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Columns

Tuesday, July 24, 2012

Q. My grandmother told me she has BPPV and that it makes her head spin. What exactly is this BPPV?

BPPV stands for benign paroxysmal positional vertigo. It usually strikes when you change the position of your head.

We have to define terms first. Vertigo is the feeling that either you or your surroundings are spinning. It is more than being just lightheaded or dizzy, because you are subjected to the illusion of movement. If you feel your body is moving, you have subjective vertigo. When you sense that your surroundings are moving, you have objective vertigo.

Tuesday, July 17, 2012

Q. I have a friend who is undergoing radiation treatments for cancer. I was wondering how this works. Doesn't the radiation burn everything it touches?

Radiation therapy kills cancer cells by damaging their genetic material. This process prevents the cells from growing. Radiation attacks all cells in a targeted area, but most healthy cells recover when treatment ends.

When you are given radiation therapy also called irradiation, radiotherapy or x-ray therapy physicians attempt to protect the good cells by shielding them. They also limit dosage and spread out the treatments.

Tuesday, July 3, 2012

Q. I am petrified of spiders. Is my fear justified? Are they dangerous or just creepy?

Spiders are not aggressive. They bite you only in self-defense. Most bites by spiders are harmless. However, there are dangerous spiders. Spider bites are responsible for fewer than three deaths a year in the United States.

Spider bites have caused people to have limbs amputated. These victims refused to get medical remedies early and suffered from large wounds that became infected.

Tuesday, June 26, 2012

Q. I was racing down the cellar stairs a few days ago when I slipped and fell on my tailbone. I've had pain ever since. What should I do about it?

The coccyx or tailbone is made up of three to five vertebrae at the lower end of the spine. Most people have a coccyx of four of these spinal bones. The coccyx functions as an attachment site for muscles, tendons and ligaments.

Coccyx comes from the Greek word for cuckoo. The coccyx's shape is like the beak of a cuckoo. The human coccyx is considered a vestige of what was once a tail.

Tuesday, June 19, 2012

Q. What are the options for treating prostate cancer?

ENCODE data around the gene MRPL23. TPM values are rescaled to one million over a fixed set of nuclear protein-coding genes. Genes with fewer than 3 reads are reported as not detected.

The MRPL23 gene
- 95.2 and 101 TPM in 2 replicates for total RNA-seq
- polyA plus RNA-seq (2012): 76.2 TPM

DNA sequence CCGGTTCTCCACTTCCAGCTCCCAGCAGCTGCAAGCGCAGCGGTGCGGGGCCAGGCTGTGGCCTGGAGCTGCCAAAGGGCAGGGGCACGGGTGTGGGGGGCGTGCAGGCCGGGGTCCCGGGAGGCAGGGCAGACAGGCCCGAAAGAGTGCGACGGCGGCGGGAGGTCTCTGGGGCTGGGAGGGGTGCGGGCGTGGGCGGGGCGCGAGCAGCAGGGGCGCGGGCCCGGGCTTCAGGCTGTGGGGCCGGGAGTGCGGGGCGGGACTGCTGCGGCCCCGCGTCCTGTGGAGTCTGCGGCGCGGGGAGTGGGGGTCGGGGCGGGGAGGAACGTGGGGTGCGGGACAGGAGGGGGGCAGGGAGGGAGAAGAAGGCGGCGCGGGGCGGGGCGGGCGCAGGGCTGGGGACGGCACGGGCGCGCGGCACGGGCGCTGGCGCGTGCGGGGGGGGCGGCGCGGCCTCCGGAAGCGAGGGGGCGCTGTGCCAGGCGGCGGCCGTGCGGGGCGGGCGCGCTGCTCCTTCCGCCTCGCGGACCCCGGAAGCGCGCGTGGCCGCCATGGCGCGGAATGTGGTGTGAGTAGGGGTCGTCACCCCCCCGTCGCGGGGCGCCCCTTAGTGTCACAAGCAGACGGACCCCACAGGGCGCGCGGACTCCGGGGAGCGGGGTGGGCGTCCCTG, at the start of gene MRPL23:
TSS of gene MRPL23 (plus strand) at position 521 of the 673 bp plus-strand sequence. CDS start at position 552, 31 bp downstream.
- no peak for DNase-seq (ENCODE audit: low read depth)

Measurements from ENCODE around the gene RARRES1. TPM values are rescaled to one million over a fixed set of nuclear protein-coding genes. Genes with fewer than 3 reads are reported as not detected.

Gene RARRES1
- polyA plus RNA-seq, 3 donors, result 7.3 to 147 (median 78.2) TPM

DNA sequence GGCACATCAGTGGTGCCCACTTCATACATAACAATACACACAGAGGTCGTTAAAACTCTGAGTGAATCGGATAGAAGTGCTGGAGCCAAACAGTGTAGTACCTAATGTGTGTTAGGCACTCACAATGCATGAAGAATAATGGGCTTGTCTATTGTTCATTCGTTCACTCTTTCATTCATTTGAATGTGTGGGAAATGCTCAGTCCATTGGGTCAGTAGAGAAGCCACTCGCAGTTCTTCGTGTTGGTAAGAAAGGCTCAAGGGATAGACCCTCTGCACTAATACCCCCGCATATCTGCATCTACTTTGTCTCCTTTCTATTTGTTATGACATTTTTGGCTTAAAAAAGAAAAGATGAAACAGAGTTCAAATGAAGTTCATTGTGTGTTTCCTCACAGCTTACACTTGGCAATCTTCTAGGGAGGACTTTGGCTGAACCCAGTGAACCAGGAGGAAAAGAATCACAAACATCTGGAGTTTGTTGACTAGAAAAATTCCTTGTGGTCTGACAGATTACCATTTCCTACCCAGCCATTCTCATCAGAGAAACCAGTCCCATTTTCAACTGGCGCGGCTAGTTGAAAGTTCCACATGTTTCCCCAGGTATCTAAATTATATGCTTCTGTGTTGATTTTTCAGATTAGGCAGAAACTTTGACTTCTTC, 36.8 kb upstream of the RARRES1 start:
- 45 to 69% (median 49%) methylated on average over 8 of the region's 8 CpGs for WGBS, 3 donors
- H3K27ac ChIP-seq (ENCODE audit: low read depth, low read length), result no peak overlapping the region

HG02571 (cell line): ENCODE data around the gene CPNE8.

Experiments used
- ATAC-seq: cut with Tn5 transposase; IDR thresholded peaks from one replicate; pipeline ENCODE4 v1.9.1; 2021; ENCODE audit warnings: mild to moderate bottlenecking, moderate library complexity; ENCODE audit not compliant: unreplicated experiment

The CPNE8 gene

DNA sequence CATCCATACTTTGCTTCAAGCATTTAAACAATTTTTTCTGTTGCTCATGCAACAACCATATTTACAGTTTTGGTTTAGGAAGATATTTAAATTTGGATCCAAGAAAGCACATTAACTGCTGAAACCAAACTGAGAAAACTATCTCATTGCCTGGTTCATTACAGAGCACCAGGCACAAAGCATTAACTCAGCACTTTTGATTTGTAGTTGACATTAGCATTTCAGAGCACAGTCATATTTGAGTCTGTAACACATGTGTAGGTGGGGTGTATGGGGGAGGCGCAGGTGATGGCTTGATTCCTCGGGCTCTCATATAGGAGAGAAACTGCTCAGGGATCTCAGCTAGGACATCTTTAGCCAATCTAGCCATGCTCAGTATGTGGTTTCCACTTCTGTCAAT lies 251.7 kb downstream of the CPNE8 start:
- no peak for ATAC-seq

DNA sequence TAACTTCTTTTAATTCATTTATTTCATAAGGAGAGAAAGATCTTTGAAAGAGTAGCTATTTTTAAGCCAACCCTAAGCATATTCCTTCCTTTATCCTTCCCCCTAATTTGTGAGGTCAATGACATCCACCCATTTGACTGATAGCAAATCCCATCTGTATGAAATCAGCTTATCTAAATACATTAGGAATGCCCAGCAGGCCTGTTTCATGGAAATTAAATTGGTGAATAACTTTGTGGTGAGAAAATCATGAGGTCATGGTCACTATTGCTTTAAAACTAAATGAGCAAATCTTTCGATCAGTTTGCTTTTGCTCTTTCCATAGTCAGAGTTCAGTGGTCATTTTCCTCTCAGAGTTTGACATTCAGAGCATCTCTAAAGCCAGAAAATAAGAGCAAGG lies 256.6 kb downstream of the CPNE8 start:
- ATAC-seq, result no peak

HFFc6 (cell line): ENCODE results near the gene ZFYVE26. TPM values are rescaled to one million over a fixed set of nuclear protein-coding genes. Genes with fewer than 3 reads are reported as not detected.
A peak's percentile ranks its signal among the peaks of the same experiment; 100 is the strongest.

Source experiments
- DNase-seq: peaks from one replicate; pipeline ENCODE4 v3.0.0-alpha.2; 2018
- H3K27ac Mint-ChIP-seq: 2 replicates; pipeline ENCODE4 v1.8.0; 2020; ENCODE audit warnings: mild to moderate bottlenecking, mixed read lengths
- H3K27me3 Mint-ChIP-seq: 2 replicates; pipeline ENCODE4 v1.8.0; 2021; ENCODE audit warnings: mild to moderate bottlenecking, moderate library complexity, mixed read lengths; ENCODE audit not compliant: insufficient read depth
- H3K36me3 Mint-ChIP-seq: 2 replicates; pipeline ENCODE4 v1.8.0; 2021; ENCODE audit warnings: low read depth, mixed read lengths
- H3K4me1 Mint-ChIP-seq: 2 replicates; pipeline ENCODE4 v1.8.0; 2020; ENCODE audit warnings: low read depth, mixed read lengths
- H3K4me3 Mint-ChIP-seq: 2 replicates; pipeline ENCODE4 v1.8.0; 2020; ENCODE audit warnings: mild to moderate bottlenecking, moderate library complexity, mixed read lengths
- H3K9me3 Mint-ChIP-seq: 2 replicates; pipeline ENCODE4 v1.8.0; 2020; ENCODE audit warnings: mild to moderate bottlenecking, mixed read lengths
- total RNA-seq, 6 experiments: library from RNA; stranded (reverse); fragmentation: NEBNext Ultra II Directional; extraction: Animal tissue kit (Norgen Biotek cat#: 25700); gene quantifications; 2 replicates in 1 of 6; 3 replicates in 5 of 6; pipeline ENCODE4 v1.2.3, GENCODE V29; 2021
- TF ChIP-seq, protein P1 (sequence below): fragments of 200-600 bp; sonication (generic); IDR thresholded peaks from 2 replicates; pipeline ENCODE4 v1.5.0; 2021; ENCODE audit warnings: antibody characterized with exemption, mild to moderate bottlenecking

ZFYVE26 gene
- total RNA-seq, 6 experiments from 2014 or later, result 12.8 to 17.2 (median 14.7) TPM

Prostate cancer is one of the most common types of cancer among American men.

Treatment for prostate cancer works best when the disease is found early.

There are many options for treating prostate cancer:

Ÿ Observation. If the cancer is growing slowly, you may decide to wait and watch.

Ÿ Hormone therapy. This stops cancer cells from growing.

Tuesday, June 12, 2012

Q. I'm 74 years old. Are my organs too old to donate?

There are no cutoff ages for donating organs. Organs have been successfully transplanted from newborns and people older than 80. It is possible to donate a kidney, heart, liver, lung, pancreas, cornea, skin, bone, bone marrow and intestines.

While organs must be used between 6 and 72 hours after removal from a donor's body, tissues such as corneas, skin, heart valves, bone, tendons, ligaments, and cartilage can be preserved and stored for use later.

Tuesday, June 5, 2012

Q. I have Meniere's disease and I was wondering if you have any suggestions for what I should do during an attack.

Meniere's disease is an inner-ear disorder that produces a group of symptoms including vertigo, a spinning sensation that can lead to nausea and vomiting. Meniere's usually occurs in only one ear.

Tuesday, May 29, 2012

Q. I'm 68 years old and I want to know how much Vitamin D you need to be healthy.

The U.S. Institute of Medicine of the National Academy of Sciences has established Adequate Intake (AI) levels for vitamin D. The daily levels in International Units (IU) for everyone are as follows according to age:

Ÿ Under 50 - 200 IU

Ÿ From 50-70 - 400 IU

Ÿ Over 70 - 600 IU

Tuesday, May 22, 2012

Q. What are the most common symptoms that you're having a stroke?

The most common stroke symptoms include: sudden numbness, weakness, or paralysis of the face, arm or leg usually on one side of the body; trouble talking or understanding; sudden blurred, double or decreased vision; dizziness, loss of balance or coordination; a sudden headache with a stiff neck, facial pain, pain between the eyes, vomiting or altered consciousness; confusion, or problems with memory, spatial orientation or perception.

Tuesday, May 15, 2012

Q. My toe nails and leg hair don't seem to be growing as fast as they used to. Is this age-related or is it something else?

It could be caused by something harmless, but it is possible that it is a little-known symptom of peripheral arterial disease (PAD). If I were you, I'd go to a doctor for a checkup. (Cliche alert!) Better safe than sorry.

PAD also known as peripheral vascular disease usually strikes the legs, but also can affect the blood vessels to your head, arms, kidneys and stomach.